fall (or drop, or sink, etc.) to one's knees
    • Assume a kneeling position.

      • ‘Catholics in Pope John Paul II's hometown fell to their knees and wept as the news of his death reached them last night at the end of a special mass.’
      • ‘And at Santo Domingo airport, relatives of passengers aboard the plane sobbed and fell to their knees in grief.’
      • ‘I fell to my knees and started to cry again.’
      • ‘As the final shot landed wide, Ferrero fell to his knees and blew kisses to the heavens.’
      • ‘As soon as the game was over, the players expressed their joy, either by raising their arms in victory, falling to their knees or waving to fans, who cheered throughout the game.’
      • ‘I refrained from falling to my knees and kissing their rings, but it did cross my mind.’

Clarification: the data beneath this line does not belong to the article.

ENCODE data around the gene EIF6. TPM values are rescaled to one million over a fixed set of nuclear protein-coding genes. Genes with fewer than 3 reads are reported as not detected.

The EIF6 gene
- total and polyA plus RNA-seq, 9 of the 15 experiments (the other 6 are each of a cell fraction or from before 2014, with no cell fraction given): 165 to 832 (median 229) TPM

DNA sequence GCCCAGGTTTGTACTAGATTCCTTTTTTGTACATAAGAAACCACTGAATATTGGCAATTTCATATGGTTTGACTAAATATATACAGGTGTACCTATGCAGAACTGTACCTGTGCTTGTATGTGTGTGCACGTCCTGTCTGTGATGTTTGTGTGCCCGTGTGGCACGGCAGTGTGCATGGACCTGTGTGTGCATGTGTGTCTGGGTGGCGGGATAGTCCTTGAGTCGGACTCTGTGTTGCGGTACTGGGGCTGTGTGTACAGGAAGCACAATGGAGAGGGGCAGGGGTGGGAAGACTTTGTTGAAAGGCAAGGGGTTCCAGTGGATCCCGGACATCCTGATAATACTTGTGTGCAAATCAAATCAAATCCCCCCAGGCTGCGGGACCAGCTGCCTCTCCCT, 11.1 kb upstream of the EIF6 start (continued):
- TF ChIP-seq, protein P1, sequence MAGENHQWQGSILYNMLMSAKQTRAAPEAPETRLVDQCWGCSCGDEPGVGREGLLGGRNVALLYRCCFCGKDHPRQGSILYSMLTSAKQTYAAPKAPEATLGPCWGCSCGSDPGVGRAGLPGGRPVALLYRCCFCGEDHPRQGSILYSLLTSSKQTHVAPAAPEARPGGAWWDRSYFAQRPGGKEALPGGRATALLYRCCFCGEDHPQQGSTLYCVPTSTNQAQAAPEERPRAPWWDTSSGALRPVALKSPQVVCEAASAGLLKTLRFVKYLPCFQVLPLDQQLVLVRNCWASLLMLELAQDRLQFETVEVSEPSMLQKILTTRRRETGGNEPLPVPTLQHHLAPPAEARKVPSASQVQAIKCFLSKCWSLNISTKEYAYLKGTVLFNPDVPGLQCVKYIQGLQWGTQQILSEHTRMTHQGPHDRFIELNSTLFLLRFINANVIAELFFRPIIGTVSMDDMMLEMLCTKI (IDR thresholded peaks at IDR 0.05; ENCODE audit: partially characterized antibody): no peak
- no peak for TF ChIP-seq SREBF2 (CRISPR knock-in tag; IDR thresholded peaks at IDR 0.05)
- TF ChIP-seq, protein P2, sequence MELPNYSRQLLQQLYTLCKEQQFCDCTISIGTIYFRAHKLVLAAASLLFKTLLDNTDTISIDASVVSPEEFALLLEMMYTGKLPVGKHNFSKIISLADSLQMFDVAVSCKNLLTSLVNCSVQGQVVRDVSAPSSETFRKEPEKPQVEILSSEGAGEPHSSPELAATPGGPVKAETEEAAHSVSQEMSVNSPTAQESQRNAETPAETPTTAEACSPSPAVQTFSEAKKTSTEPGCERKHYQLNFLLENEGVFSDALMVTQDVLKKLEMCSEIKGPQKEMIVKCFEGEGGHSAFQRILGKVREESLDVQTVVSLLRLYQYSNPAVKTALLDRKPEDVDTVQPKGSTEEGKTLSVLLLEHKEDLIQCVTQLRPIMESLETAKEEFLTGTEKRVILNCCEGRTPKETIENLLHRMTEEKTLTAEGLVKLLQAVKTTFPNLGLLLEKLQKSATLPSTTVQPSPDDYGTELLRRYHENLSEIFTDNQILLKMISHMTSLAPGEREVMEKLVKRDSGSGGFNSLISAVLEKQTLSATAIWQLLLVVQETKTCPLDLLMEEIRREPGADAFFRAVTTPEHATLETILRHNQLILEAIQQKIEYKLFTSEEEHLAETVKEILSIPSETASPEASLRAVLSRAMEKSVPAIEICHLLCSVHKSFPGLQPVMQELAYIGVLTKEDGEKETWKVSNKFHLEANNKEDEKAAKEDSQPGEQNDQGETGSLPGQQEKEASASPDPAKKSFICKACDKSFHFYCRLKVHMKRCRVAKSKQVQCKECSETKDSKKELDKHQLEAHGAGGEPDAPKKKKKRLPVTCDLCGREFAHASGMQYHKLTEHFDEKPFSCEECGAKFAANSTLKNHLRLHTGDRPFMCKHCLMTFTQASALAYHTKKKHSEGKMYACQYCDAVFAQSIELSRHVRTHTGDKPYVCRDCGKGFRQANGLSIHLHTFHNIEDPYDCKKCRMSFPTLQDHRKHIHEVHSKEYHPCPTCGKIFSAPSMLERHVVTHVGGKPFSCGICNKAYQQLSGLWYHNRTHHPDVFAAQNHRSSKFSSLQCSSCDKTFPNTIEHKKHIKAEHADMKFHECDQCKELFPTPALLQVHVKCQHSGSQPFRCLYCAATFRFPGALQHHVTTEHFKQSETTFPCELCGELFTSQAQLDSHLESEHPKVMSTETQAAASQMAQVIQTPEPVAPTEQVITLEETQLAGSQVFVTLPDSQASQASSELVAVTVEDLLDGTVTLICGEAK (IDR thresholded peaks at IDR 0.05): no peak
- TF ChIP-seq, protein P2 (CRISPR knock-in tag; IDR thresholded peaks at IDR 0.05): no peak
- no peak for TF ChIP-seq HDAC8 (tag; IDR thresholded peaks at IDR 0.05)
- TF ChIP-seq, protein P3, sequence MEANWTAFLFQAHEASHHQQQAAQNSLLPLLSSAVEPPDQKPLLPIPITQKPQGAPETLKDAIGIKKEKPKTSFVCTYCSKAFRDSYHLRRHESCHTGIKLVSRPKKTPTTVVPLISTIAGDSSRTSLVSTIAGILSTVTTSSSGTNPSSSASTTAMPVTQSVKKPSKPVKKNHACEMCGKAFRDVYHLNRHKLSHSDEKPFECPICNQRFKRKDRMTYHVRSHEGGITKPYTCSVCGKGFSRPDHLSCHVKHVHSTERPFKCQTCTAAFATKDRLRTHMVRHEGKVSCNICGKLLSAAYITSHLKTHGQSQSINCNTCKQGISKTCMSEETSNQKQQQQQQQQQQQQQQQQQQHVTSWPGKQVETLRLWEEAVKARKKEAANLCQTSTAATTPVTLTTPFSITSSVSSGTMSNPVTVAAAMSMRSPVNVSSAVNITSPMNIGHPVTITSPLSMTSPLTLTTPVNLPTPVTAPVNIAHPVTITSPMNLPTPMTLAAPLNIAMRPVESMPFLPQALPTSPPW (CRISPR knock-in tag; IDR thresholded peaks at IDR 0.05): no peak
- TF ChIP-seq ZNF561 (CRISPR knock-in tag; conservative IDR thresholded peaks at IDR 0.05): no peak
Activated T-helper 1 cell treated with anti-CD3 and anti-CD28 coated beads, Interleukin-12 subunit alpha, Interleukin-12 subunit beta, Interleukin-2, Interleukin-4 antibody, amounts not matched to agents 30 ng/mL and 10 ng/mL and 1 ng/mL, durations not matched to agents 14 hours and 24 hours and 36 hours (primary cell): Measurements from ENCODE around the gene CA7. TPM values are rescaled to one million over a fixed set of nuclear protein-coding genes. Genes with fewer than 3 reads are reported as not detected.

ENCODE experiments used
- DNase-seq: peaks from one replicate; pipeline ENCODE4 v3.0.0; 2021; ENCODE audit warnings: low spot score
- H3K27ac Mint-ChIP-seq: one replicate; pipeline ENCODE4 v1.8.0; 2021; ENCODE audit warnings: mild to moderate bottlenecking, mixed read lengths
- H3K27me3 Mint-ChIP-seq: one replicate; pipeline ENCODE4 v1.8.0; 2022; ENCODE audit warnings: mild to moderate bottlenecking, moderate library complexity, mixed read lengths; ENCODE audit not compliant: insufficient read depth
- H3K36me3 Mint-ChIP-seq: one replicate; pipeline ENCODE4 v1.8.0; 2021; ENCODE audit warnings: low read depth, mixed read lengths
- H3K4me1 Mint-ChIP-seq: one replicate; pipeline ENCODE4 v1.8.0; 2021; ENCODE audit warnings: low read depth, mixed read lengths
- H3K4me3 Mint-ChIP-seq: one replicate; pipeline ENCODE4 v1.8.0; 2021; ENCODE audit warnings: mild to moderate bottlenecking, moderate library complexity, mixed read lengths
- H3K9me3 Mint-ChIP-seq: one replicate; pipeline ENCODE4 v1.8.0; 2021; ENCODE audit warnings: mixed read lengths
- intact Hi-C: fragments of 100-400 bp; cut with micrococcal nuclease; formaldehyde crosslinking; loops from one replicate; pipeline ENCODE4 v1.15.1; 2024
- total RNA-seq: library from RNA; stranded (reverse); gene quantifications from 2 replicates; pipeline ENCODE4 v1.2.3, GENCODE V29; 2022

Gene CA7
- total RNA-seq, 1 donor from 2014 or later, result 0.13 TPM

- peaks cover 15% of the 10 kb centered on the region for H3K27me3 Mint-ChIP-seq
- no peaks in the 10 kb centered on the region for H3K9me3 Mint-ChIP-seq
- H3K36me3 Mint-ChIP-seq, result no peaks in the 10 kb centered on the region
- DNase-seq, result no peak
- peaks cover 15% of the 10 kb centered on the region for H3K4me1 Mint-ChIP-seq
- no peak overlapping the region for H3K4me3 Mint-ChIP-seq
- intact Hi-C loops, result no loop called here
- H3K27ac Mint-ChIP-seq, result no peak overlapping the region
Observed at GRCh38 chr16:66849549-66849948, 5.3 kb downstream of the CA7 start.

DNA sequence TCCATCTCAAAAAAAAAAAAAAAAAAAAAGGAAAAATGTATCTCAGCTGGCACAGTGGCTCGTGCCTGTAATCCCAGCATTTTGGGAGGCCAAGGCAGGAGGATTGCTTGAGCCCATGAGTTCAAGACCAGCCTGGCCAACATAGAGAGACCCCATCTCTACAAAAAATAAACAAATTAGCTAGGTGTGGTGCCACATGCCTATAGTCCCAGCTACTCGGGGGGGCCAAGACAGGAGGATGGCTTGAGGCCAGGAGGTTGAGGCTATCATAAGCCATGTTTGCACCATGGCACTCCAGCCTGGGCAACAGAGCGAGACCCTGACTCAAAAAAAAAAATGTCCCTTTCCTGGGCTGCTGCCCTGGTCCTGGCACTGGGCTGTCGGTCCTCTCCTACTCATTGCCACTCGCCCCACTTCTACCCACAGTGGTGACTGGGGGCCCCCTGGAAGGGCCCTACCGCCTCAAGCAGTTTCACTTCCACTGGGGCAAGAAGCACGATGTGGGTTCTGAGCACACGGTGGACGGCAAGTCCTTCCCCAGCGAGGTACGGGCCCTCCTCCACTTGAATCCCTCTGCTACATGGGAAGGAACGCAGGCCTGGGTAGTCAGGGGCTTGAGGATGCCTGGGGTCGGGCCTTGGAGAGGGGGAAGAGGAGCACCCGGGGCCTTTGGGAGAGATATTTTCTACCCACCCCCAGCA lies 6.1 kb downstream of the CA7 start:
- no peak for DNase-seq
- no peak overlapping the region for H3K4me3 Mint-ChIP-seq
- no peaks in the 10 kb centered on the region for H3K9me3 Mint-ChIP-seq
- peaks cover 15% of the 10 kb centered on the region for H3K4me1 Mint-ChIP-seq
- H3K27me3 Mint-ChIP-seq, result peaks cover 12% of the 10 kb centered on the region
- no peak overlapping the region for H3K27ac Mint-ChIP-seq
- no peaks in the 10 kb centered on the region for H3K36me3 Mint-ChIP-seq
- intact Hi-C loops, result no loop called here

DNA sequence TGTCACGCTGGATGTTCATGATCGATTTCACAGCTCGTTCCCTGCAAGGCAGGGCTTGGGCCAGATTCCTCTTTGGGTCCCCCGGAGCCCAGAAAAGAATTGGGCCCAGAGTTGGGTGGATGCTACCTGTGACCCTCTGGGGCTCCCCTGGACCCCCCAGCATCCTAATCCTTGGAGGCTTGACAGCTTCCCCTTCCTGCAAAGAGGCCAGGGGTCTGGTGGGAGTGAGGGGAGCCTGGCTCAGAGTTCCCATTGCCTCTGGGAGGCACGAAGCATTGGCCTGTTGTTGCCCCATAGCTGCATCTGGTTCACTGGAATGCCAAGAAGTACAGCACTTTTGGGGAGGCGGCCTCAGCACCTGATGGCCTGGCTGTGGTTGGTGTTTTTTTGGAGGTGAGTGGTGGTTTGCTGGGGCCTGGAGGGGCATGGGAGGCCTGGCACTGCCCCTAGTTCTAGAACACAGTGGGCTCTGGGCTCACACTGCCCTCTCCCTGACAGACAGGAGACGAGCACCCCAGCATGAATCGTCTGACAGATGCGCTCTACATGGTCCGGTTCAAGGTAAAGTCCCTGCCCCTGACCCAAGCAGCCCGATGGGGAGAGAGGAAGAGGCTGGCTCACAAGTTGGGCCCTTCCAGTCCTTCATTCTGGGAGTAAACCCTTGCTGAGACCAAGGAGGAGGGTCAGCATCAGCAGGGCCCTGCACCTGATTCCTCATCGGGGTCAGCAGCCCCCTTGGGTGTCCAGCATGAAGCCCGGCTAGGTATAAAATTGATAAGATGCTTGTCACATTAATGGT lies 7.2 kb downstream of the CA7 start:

• ‘‘I think this is the best week of my life,’ he said, an hour after falling to his knees on court.’
      • ‘Edmonton was not the first time that she had crossed the world championship finishing line with arms in the air, falling to her knees to kiss the ground after a duel with Jones.’
      • ‘Contemplating my plan, I am so overcome with emotion that I suddenly feel weak and sink to my knees.’
    weak at the knees
    • Overcome by a strong feeling, typically desire.

      • ‘His sun-kissed skin and stubble make the iciest of women weak at the knees.’
      • ‘Of course, I never met the lady in person - an experience that could apparently make strong men go weak at the knees.’
      • ‘Almost every foodie I have ever met goes weak at the knees at the mere mention of white truffles.’
    on one's knees
    • 1In a kneeling position.

      • ‘If you have to get down on your knees, try kneeling on one knee and then switching to the other one every minute to minimize the pressure and disperse it.’
      • ‘I was on my knees as I said these things, kneeling near the end of my bed with my hands joined in a vague approximation of a person praying.’